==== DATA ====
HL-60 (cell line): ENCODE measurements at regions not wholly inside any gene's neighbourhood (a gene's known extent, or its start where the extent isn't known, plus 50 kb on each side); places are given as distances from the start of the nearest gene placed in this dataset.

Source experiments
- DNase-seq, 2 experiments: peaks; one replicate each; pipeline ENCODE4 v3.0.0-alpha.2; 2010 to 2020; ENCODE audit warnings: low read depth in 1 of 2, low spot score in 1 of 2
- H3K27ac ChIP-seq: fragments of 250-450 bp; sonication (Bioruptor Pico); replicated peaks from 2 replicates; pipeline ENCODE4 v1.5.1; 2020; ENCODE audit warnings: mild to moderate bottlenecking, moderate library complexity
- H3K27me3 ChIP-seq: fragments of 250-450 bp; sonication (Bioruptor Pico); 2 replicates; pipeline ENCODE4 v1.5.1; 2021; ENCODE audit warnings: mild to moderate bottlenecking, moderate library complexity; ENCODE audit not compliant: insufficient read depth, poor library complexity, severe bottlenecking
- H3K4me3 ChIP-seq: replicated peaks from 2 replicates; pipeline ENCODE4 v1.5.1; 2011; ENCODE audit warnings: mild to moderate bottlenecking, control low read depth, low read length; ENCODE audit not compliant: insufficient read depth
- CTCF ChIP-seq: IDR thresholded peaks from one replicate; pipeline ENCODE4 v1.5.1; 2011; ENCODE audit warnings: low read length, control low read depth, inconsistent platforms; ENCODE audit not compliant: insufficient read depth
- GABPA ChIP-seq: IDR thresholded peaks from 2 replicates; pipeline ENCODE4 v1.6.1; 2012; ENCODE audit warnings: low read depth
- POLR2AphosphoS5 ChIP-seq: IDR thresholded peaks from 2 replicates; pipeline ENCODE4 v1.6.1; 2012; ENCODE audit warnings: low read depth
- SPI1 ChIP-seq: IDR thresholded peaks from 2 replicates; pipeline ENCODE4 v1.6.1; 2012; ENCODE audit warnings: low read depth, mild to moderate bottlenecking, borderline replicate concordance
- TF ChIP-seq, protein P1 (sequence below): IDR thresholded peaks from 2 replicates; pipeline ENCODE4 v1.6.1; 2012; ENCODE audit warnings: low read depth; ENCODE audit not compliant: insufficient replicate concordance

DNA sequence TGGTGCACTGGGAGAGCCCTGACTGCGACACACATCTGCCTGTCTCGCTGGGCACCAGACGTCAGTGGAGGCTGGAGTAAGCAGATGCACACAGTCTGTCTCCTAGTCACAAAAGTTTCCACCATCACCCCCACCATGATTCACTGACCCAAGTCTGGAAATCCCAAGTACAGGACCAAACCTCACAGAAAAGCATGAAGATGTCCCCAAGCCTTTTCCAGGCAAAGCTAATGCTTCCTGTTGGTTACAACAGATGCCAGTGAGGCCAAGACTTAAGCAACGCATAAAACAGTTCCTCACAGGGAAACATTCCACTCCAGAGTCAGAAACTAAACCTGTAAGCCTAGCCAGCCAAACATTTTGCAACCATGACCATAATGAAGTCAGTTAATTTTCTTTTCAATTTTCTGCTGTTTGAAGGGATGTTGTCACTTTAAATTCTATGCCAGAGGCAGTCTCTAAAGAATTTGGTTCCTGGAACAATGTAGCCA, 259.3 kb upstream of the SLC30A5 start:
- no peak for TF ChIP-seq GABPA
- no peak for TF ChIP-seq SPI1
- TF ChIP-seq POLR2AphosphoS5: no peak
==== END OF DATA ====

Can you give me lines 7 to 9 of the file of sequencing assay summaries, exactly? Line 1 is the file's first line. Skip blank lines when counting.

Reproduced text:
- CTCF ChIP-seq: IDR thresholded peaks from one replicate; pipeline ENCODE4 v1.5.1; 2011; ENCODE audit warnings: low read length, control low read depth, inconsistent platforms; ENCODE audit not compliant: insufficient read depth
- GABPA ChIP-seq: IDR thresholded peaks from 2 replicates; pipeline ENCODE4 v1.6.1; 2012; ENCODE audit warnings: low read depth
- POLR2AphosphoS5 ChIP-seq: IDR thresholded peaks from 2 replicates; pipeline ENCODE4 v1.6.1; 2012; ENCODE audit warnings: low read depth